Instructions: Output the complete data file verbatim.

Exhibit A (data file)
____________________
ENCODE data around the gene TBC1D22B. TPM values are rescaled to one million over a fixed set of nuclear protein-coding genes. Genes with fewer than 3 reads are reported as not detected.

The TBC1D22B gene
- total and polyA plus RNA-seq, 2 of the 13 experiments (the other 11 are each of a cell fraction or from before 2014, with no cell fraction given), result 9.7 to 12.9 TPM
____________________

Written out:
ENCODE data around the gene TBC1D22B. TPM values are rescaled to one million over a fixed set of nuclear protein-coding genes. Genes with fewer than 3 reads are reported as not detected.

The TBC1D22B gene
- total and polyA plus RNA-seq, 2 of the 13 experiments (the other 11 are each of a cell fraction or from before 2014, with no cell fraction given), result 9.7 to 12.9 TPM